THE WWII Museum in New Orleans.
We are fortunate to live in this great city for so many reasons. New Orleans offers a blend of cultures and flavors that is very uniquely ours. Our music and cuisine continues to thrive and grow. You can hear and taste New Orleans food and music in all continents.
New Orleans has a newer, but just as great and wonderful feature which is the World War II Museum, if you have not gone do so. Believe me, it is a fantastic experience, one you owe to your fathers, uncles, aunts and grandfathers who serve in WWII in order to preserve freedom for all of us.
The late Stephen Ambrose left us with a great gift which is the complex of buildings that houses the personal history told by those who lived it and the mementos of what is now known as the greatest generation. Make no mistake, the Museum will make you feel part of something big and important and you will feel the weight of what happened to the world in the European and Pacific War Theaters.
I had the honor of first visiting the museum several years ago with a War II Pacific Theater Veteran for the Leyte Philippines conflict why has since passed away. His story was gripping, human and horrific. He survived the terrible fight and had not told his story until he recorded it for the Museum.
Today, the museum continuous the laborious restoration of many of the war reminders; volunteers spend countless hours daily preserving history for our children as well as for future generations. Museum volunteers are men and women from all walks of life who contribute their time and effort to the preservation and restoration of these artifacts.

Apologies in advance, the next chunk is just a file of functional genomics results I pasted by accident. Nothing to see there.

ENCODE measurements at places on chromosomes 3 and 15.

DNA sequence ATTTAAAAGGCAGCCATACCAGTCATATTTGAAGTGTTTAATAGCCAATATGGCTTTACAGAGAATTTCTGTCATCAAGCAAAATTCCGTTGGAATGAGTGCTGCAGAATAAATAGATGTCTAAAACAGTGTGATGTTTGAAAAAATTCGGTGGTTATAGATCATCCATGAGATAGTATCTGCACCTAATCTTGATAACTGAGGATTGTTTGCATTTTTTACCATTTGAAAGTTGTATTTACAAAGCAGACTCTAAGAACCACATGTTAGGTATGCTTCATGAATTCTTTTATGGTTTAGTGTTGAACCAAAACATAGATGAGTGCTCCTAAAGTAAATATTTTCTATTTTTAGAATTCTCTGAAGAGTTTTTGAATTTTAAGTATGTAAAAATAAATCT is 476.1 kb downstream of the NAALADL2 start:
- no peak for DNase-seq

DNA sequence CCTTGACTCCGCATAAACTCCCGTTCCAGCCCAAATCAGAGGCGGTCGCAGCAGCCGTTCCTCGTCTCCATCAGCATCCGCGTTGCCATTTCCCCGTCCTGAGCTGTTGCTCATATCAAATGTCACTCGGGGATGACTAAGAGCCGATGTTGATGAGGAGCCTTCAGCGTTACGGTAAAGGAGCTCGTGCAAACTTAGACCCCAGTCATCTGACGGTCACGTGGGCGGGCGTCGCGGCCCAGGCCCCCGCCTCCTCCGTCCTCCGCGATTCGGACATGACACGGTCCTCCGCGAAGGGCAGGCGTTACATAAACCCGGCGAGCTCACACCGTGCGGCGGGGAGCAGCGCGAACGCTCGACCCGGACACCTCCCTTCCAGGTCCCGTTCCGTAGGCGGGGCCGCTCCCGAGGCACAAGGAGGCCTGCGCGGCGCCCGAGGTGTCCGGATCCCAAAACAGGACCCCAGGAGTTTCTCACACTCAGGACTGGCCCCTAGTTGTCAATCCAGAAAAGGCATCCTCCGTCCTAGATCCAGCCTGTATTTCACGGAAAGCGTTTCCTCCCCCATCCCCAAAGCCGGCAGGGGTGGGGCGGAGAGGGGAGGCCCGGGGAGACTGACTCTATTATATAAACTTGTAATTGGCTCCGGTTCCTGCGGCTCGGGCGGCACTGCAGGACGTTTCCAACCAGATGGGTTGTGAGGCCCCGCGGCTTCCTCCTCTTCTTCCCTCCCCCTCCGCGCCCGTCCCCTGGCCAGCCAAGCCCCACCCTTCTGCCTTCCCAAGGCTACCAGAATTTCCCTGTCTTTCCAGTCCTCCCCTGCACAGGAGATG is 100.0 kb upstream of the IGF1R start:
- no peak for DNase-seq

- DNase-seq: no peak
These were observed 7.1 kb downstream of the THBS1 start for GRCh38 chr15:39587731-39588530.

NOLA.com had a wonderful article today concerning the restoration of a rare WWII patrol boat. The boat known as PT 305 was built at the Higgins Industries plant near City Park in 1943. The PT 305 was built an old-fashioned wooden speedboat but bigger, two stories high to be exact. The boat is similar the one commanded by President John F. Kennedy and to the one used in the 60’s TV series “McHale’s Navy.” This specific boat is only one of the many restored at the museum facility.
According to NOLA.com: The significance of the PT 305 is that – in the 21st century, PT boats are extremely rare. There were only 199 Higgins PT boats built in the first place. Harris says that after World War II, it was too expensive to bring most back from the distant reaches of the Pacific, so they were burned. But the Navy brought PT 305 back from Europe and sold it as surplus in New York. Apropos of a New Orleans-built vessel, it spent part of its long work life in the oyster business. Torpedoes were PT boats’ main weapons. An ominous black torpedo rests on a platform near PT 305. During my visit, it was coated with a fine layer of fallen sawdust. Someone wrote “LSU ROCKS” in the powder.
PT 305 is a masterpiece of fine woodcraft and a fascinating piece of historical sculpture. As I watched, three volunteers performed choreographed carpentry as they employed a 4-foot, custom-made sander to simultaneous smooth several of the exposed ribs on the bow of the boat. They joked that the task couldn’t be accomplished by computer. PT 305 was not deployed to repel the Japanese Navy. It was sent to the Mediterranean, where its crew destroyed at least two Nazi boats.
The National World War II Museum is located at 945 Magazine St. Call 504.528.1944. Hours: 9 a.m. to 5 p.m. daily. Admission: $22 adults; $19seniors; $13 students and military. Free admission for WWII veterans.